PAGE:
The Extraordinary Claims Campaign is a series of advertisements developed in 2010 based on the Carl Sagan quote "extraordinary claims require extraordinary evidence".[8][9] It is designed to be a follow-up to the Freethought Association of Canada's Atheist Bus Campaign in 2009. The ads feature a list of "extraordinary claims" on topics of pseudoscience, religion, and alternative medicine, including Allah, Christ, Bigfoot, Chiropractic, and many more.[10] The campaign also focuses on public education, running a series of events and publishing articles throughout the campaign that explored each extraordinary claim in more detail. The campaign received coverage in The National Post,[11] The Toronto Star.[12]

10:23[edit]

CASS takes part in the annual 10:23 campaign, an international campaign aimed at raising awareness about what homeopathy is with the slogan: "There's nothing in it."[13] In cities around the world, individuals get together to take an 'overdose' of homeopathic pills to highlight their dilution and ineffectuality. In 2011, members of CASS in Vancouver were featured taking their overdose on a CBC Marketplace episode dedicated to homeopathy called: "Cure or Con?"[14]

In March 2011, CASS sent an official complaint to Ontario Health Minister Deb Mathews (Ministry of Health and Long-Term Care), to express concern over a move in the province of Ontario to create a college of homeopaths as a regulated health profession. Key demands have been to ensure that the term "doctor" remain and be enforced as a protected term and to ensure public health safety with particular reference to the promotion of homeopathic vaccines.[citation needed]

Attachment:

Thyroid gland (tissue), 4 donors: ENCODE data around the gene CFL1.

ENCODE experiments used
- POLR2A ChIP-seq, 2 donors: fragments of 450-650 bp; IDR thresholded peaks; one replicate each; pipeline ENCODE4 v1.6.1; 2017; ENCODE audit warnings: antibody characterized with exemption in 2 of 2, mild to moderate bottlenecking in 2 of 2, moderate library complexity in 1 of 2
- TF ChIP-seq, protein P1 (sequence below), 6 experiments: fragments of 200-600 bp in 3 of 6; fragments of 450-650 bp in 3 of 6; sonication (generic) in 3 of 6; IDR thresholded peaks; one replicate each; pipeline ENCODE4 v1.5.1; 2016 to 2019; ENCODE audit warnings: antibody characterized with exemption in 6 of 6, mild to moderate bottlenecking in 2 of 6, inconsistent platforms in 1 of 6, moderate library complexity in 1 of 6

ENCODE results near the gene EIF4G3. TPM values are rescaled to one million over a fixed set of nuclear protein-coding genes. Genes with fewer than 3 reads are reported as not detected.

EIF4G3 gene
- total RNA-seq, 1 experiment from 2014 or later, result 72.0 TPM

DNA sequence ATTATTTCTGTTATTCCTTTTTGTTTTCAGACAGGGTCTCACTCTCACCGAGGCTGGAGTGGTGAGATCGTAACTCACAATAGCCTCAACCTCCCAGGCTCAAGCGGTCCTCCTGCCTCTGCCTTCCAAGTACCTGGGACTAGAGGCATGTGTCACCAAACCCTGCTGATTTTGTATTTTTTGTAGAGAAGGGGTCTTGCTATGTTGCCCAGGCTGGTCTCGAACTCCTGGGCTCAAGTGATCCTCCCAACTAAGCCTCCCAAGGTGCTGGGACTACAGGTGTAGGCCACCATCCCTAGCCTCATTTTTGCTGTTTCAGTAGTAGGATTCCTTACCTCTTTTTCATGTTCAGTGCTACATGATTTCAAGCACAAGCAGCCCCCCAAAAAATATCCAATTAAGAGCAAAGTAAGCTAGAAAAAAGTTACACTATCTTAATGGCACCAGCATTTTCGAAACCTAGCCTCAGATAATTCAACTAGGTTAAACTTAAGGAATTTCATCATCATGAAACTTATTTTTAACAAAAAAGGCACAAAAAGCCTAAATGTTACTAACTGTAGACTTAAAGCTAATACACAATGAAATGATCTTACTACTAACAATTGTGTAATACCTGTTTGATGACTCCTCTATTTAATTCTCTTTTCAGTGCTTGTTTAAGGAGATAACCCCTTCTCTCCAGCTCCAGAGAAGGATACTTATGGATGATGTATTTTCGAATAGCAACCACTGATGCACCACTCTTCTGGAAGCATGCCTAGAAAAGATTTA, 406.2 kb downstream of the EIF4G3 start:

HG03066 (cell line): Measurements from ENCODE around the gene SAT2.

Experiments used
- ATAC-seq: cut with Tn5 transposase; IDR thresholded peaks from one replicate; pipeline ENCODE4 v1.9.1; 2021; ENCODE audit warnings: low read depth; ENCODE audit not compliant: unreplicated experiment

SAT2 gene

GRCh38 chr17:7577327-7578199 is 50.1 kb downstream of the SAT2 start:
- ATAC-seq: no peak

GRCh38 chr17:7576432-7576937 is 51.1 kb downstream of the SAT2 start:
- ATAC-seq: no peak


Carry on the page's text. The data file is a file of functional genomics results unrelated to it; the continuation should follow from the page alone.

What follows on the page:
Public education and events[edit]

During the Canadian federal election of 2011, CASS sent questionnaires asking candidates their position on public health as it relates to homeopaths and alternative medicine practitioners, scientific integrity and political influence, climate change, and critical thinking education. Responses received were posted publicly.

In the summer of 2011, CASS sent a team of four members to speak on a variety of skeptical science topics at Polaris 25 in Toronto.[15] The panel was the first of its kind at a Canadian science fiction conference and was modelled after Skeptrack at DragonCon in Atlanta.

Affiliate organizations[edit]

References[edit]

  1. ^ "About". Center for Inquiry. Retrieved 2012-06-18. 
  2. ^ "Ditching God". www.nationalpost.com. 2007-07-23. Retrieved 2012-02-17. 
  3. ^ "Letter from the Board" (PDF). Retrieved 2012-06-18. 
  4. ^ "CFI National Director Announced". canadianatheist.com. 
  5. ^ "CFI: Looking Forward". canadianatheist.com. 
  6. ^ CFIC website: cficanada.ca
  7. ^ "Committee for the Advancement of Scientific Skepticism | Centre for Inquiry". Cficanada.ca. Retrieved 2012-06-18. 
  8. ^ "Skeptics plan to bring controversial atheist ads to Calgary buses". Globaltvcalgary.com. 2010-12-02. Retrieved 2011-01-17. 
  9. ^ "Encyclopaedia Galactica". Carl Sagan (writer/host).Cosmos. PBS. December 14, 1980. No. 12. 01:24 minutes in.
  10. ^ "Extraordinary Claims". Extraordinary Claims. 2010-09-21. Retrieved 2012-06-18. 
  11. ^ "Kelly McParland: Atheists’ only faith is in not having faith | Full Comment | National Post". Fullcomment.nationalpost.com. 2010-12-03. Retrieved 2012-06-18. 
  12. ^ "New bus ads to take on Bigfoot, Christ". The Star (Toronto). 2010-12-07. 
  13. ^ "Homeopathy: there's nothing in it | The 10:23 Campaign | #ten23". 1023.org.uk. Retrieved 2012-07-16. 
  14. ^ "Cure or Con?". CBC News. 
  15. ^ IFRS Learning says: (2011-06-25). "Skeptical Track at Polaris 25 « Critical Thinking « Skeptic North". Skepticnorth.com. Retrieved 2012-06-18. 

External links[edit]